David Ogilvy

Denny Hatch is the author of six books on marketing and four novels, and is a direct marketing writer, designer and consultant. His latest book is “Write Everything Right!” Visit him at dennyhatch.com.

Since this is the Target Marketer of the Year issue, let’s reflect on the great marketers of all time. Here are the mentors I wish I had. To this day I continue to read their work and marvel how their marketing philosophy, smarts and rules of the road apply directly to the data-mania environment of today.

Ad agency presidents are dazzlers at selling. David Ogilvy, Lester Wunderman and Frank Vos would show up to deliver the pitch. Hire the agency and you are lucky to see these brilliant sweet-talkers once every six months.

Tests have shown that a sentence of eight words is very easy to read; of 11 words, easy; of 14 words, fairly easy; of 17 words, standard; of 21 words, fairly difficult; of 25 words, difficult; of 29 or more words, very difficult; so this sentence with 54 words, counting numbers, is ranked impossible.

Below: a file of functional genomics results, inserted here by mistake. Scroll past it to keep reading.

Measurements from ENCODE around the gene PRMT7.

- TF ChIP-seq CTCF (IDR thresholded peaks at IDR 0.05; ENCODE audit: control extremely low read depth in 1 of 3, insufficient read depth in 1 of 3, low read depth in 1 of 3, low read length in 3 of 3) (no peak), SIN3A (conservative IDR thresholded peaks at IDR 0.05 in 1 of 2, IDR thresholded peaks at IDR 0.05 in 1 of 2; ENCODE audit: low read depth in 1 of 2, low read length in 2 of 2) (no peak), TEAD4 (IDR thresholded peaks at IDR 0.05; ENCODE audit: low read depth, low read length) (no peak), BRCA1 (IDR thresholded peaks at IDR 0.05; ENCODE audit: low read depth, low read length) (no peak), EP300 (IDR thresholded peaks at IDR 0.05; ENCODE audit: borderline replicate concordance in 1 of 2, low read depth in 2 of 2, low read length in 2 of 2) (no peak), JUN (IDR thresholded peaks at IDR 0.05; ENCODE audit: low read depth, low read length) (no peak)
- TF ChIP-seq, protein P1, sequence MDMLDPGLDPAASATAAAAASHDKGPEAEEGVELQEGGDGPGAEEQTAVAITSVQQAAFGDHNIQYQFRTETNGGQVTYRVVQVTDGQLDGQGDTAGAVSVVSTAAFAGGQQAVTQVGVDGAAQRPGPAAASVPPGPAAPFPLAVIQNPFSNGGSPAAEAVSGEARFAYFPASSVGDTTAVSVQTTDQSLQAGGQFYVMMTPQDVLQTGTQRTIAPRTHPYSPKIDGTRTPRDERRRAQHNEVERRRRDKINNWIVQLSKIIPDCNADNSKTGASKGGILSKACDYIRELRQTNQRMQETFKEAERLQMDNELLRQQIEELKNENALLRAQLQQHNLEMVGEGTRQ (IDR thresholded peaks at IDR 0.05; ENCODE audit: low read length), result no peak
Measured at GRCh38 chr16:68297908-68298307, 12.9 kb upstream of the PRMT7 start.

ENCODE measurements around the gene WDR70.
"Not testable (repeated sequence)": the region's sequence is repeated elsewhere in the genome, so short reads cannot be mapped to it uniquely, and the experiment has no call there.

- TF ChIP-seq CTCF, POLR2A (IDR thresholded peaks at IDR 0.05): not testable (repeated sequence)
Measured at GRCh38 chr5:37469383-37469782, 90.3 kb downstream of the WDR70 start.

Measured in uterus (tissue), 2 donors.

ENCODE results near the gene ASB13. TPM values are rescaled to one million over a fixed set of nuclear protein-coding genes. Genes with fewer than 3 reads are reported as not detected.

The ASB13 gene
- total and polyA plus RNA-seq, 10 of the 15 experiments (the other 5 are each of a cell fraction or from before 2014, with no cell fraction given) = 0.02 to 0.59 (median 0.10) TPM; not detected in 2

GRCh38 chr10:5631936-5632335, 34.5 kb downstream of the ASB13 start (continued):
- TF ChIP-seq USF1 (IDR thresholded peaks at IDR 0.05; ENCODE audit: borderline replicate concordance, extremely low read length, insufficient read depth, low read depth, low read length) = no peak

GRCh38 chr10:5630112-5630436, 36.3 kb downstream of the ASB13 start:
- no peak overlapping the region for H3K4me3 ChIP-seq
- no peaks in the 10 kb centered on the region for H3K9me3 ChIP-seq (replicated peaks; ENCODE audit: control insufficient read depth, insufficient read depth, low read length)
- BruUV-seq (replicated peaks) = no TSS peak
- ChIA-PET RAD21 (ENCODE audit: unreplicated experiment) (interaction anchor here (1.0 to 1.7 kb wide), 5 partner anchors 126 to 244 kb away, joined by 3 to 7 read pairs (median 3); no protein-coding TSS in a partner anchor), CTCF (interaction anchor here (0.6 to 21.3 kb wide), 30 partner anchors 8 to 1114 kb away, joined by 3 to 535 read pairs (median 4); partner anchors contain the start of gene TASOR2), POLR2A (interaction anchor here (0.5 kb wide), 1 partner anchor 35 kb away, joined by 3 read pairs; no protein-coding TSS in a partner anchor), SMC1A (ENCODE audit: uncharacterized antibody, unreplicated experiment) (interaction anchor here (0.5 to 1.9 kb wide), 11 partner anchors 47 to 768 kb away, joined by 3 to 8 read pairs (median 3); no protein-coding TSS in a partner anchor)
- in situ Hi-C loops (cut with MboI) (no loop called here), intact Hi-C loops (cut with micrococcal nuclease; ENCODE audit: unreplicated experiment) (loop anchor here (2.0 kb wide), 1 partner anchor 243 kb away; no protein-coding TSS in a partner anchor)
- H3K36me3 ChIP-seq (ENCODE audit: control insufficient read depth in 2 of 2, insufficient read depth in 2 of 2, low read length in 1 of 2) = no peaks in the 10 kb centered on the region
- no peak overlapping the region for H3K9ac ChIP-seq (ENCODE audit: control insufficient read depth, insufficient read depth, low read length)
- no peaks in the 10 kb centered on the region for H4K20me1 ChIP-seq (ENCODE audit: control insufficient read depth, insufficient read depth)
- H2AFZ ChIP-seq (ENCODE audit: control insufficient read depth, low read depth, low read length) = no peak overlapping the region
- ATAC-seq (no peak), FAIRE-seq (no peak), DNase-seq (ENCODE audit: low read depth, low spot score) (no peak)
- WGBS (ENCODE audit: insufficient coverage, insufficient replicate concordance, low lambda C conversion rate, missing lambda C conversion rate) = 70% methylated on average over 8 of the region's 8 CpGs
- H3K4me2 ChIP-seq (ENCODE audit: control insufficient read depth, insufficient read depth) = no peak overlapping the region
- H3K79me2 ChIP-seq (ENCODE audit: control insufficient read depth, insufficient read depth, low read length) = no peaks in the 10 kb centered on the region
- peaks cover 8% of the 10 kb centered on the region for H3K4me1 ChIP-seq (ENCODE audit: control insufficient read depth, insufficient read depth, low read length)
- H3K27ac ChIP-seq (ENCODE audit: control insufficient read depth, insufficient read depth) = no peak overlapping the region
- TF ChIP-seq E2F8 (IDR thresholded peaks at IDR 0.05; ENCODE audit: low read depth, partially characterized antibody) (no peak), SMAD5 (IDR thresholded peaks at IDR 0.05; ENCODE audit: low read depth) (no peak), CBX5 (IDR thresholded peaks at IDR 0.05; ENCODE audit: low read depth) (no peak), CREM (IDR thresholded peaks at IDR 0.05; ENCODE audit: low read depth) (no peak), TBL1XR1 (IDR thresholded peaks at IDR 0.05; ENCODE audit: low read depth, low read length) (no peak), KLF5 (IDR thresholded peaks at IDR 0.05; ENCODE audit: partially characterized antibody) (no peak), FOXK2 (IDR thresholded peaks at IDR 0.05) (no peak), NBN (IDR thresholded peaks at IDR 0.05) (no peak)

A good envelope shouts, "OPEN ME NOW!" The fat blue carrier from "David Birnbaum, Private Jeweler Extraordinaire" did just that. Birnbaum's name and address on the label were in shiny gold. The name on the address in gorgeous script: "Mr. Denison S. Hatch"

Headlines are the one copy element almost every ad, email, brochure, blog post, whitepaper, landing page, self-mailer, postcard and Web page have in common. An irresistible headline is the lure that hooks your reader.

The search engine Google is a boon to freelance copywriters, giving us fast access to much more information than we could ever dig up at those old-fashioned data depositories we used to call "libraries." As a result, it's easier to write stronger copy today, because specifics sell, and Google gives us all the specifics we need.

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